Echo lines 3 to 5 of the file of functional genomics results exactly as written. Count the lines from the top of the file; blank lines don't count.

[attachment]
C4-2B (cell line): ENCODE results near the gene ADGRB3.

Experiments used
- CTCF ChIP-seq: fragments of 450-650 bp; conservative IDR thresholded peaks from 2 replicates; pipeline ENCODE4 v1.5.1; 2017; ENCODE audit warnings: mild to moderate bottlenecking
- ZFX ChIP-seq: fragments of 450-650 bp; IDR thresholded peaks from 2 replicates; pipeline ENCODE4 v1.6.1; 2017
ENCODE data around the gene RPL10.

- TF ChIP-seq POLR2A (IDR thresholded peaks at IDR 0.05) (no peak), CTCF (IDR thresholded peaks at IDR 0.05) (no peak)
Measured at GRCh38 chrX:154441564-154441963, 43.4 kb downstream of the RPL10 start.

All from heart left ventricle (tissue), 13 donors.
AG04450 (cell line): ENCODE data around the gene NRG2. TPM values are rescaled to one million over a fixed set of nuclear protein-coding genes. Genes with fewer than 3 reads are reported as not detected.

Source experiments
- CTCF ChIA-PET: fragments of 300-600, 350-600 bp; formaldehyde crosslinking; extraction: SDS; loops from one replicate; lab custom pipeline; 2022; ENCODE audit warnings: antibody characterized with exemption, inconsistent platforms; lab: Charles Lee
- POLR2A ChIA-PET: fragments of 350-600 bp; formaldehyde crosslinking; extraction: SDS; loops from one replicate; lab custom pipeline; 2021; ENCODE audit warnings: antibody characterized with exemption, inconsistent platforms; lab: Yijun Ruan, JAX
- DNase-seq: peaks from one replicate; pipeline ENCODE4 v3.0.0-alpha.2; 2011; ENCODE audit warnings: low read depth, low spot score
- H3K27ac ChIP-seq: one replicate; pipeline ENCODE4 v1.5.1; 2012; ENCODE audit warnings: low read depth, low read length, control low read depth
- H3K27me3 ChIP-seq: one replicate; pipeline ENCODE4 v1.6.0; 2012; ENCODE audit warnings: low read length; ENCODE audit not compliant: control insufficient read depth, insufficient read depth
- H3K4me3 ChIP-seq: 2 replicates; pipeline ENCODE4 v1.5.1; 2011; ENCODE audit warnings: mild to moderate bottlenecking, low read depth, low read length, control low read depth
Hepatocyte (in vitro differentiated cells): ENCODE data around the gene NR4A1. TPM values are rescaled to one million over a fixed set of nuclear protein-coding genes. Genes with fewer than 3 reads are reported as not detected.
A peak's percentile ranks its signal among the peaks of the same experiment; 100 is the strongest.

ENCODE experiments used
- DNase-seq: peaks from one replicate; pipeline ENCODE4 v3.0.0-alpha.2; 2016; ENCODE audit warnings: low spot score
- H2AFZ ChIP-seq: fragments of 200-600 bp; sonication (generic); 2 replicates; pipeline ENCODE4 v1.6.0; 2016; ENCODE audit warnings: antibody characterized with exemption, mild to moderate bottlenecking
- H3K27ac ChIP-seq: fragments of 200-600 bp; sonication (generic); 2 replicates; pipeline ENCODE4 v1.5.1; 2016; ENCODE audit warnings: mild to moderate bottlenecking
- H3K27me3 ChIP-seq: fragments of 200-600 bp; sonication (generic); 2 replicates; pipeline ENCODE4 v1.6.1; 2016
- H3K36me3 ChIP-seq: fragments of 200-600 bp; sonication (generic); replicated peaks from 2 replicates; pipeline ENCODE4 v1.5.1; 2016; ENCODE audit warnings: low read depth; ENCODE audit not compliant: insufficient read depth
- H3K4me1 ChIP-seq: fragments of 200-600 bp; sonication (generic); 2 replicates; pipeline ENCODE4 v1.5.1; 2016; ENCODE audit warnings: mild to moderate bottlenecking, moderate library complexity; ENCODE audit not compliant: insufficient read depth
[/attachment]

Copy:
- CTCF ChIP-seq: fragments of 450-650 bp; conservative IDR thresholded peaks from 2 replicates; pipeline ENCODE4 v1.5.1; 2017; ENCODE audit warnings: mild to moderate bottlenecking
- ZFX ChIP-seq: fragments of 450-650 bp; IDR thresholded peaks from 2 replicates; pipeline ENCODE4 v1.6.1; 2017
ENCODE data around the gene RPL10.